It increasingly appeared possible that Trump, who repeatedly has threatened to declare a state of emergency, may use the visit to determine whether to take that extraordinary step.
The National Emergencies Act grants the president broad authority to declare emergencies, and several federal laws then could clear a path for the White House to move ahead with building a wall.
One statute, 33 U.S. Code § 2293 – “Reprogramming during national emergencies,” permits the president to “apply the resources of the Department of the Army’s civil works program, including funds, personnel, and equipment, to construct or assist in the construction, operation, maintenance, and repair of authorized civil works, military construction, and civil defense projects that are essential to the national defense.”
Another law, 10 U.S. Code § 2808 – “Construction authority in the event of a declaration of war or national emergency,” permits the secretary of defense, in a presidentially declared emergency, to use “funds that have been appropriated for military construction” for the purpose of undertaking “military construction projects.”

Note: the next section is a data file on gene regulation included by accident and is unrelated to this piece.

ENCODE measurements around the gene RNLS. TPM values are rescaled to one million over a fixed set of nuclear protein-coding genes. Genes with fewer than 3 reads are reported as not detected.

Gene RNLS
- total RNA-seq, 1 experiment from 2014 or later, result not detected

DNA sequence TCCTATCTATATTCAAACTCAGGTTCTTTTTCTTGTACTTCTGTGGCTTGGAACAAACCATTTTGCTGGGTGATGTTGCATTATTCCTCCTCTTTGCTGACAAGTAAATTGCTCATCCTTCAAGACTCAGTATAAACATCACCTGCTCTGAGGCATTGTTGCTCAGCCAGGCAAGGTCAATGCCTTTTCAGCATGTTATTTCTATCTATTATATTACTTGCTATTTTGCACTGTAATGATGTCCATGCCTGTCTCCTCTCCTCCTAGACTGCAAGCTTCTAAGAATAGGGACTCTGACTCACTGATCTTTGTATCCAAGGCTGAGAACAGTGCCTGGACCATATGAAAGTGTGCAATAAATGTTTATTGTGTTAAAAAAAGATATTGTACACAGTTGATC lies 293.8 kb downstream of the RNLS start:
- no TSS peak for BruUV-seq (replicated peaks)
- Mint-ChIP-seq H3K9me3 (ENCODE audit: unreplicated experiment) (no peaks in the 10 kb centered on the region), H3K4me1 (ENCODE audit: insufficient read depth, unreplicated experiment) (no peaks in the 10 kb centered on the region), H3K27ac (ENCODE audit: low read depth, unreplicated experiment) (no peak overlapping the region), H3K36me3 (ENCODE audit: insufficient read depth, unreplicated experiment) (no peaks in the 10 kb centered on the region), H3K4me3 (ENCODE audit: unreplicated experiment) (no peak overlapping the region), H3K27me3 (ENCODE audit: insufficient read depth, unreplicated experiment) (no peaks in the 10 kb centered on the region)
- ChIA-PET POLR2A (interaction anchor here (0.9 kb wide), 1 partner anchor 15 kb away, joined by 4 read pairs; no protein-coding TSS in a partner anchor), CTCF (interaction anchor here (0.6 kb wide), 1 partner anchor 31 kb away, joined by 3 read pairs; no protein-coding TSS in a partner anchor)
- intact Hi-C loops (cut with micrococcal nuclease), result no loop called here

Although most top Republicans backed Trump on Wednesday — with House Minority Whip Steve Scalise, R-La., calling Trump’s remarks “a firm commitment to reopening the government while also securing our southern border” — there were some signs that not all Republicans were aligned with the White House.
GOP West Virginia Rep. Shelley Moore Capito, a member of the Homeland Security appropriations subcommittee, dismissed Trump’s comments that the shutdown could go on for “years.” Seven Republicans voted in favor of a Democratic bill to end the shutdown last week without funding for a border wall, and more have come out suggesting that they will back individual bills to fund certain agencies in the federal government without wall funding.
But, any defections were few and far between, Republican leaders insisted.
“Quite frankly, I see no wavering,” North Carolina Republican Rep. Mark Meadows, who chairs the conservative House Freedom Caucus, said Wednesday.
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